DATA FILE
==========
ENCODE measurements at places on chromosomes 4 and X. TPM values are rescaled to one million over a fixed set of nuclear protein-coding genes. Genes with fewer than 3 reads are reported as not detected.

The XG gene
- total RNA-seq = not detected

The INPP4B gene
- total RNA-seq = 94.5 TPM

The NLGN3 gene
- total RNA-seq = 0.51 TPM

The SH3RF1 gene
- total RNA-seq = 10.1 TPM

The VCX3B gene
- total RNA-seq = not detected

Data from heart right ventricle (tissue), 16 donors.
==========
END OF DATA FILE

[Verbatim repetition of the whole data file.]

ENCODE measurements at places on chromosomes 4 and X. TPM values are rescaled to one million over a fixed set of nuclear protein-coding genes. Genes with fewer than 3 reads are reported as not detected.

The XG gene
- total RNA-seq = not detected

The INPP4B gene
- total RNA-seq = 94.5 TPM

The NLGN3 gene
- total RNA-seq = 0.51 TPM

The SH3RF1 gene
- total RNA-seq = 10.1 TPM

The VCX3B gene
- total RNA-seq = not detected

Data from heart right ventricle (tissue), 16 donors.